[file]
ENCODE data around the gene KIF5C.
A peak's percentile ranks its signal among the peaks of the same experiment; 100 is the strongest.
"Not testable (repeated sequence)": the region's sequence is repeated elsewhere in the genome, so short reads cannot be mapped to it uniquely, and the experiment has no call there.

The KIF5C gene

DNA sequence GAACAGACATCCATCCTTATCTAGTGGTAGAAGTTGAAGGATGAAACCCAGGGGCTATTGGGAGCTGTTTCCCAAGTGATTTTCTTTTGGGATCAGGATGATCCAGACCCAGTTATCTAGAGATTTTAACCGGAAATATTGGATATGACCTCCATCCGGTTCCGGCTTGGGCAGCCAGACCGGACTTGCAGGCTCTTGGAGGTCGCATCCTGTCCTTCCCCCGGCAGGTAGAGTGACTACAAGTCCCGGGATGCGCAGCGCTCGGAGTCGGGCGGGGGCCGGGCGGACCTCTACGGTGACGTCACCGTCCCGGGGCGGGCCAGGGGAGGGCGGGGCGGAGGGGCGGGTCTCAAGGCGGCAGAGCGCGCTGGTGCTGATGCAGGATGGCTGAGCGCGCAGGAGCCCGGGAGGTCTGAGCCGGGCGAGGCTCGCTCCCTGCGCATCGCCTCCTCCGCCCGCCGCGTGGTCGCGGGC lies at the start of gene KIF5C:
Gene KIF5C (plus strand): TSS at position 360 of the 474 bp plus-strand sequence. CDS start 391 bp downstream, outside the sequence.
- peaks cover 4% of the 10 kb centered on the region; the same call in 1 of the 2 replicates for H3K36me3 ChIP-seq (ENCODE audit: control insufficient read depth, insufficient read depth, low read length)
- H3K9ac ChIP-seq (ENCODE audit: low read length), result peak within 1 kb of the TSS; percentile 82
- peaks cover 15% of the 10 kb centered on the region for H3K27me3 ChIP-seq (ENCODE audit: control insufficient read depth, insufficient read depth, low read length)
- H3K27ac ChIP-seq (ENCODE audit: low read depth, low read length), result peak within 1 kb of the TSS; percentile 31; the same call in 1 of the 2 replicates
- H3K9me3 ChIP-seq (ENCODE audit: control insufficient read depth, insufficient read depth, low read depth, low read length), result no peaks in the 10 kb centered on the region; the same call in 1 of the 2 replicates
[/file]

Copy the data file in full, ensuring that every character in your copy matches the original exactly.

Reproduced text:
ENCODE data around the gene KIF5C.
A peak's percentile ranks its signal among the peaks of the same experiment; 100 is the strongest.
"Not testable (repeated sequence)": the region's sequence is repeated elsewhere in the genome, so short reads cannot be mapped to it uniquely, and the experiment has no call there.

The KIF5C gene

DNA sequence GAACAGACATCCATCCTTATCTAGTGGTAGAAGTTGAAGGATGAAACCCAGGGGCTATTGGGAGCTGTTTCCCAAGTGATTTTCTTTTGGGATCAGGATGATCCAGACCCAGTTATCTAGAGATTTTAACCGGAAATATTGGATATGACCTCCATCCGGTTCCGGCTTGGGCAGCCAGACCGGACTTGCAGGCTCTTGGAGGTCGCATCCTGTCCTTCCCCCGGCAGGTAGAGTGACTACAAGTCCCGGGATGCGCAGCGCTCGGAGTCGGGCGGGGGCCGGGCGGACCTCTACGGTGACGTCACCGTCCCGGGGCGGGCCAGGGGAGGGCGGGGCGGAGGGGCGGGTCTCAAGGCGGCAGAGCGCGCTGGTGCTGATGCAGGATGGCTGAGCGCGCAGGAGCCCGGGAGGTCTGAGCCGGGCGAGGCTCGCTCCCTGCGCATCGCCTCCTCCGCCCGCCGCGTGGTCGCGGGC lies at the start of gene KIF5C:
Gene KIF5C (plus strand): TSS at position 360 of the 474 bp plus-strand sequence. CDS start 391 bp downstream, outside the sequence.
- peaks cover 4% of the 10 kb centered on the region; the same call in 1 of the 2 replicates for H3K36me3 ChIP-seq (ENCODE audit: control insufficient read depth, insufficient read depth, low read length)
- H3K9ac ChIP-seq (ENCODE audit: low read length), result peak within 1 kb of the TSS; percentile 82
- peaks cover 15% of the 10 kb centered on the region for H3K27me3 ChIP-seq (ENCODE audit: control insufficient read depth, insufficient read depth, low read length)
- H3K27ac ChIP-seq (ENCODE audit: low read depth, low read length), result peak within 1 kb of the TSS; percentile 31; the same call in 1 of the 2 replicates
- H3K9me3 ChIP-seq (ENCODE audit: control insufficient read depth, insufficient read depth, low read depth, low read length), result no peaks in the 10 kb centered on the region; the same call in 1 of the 2 replicates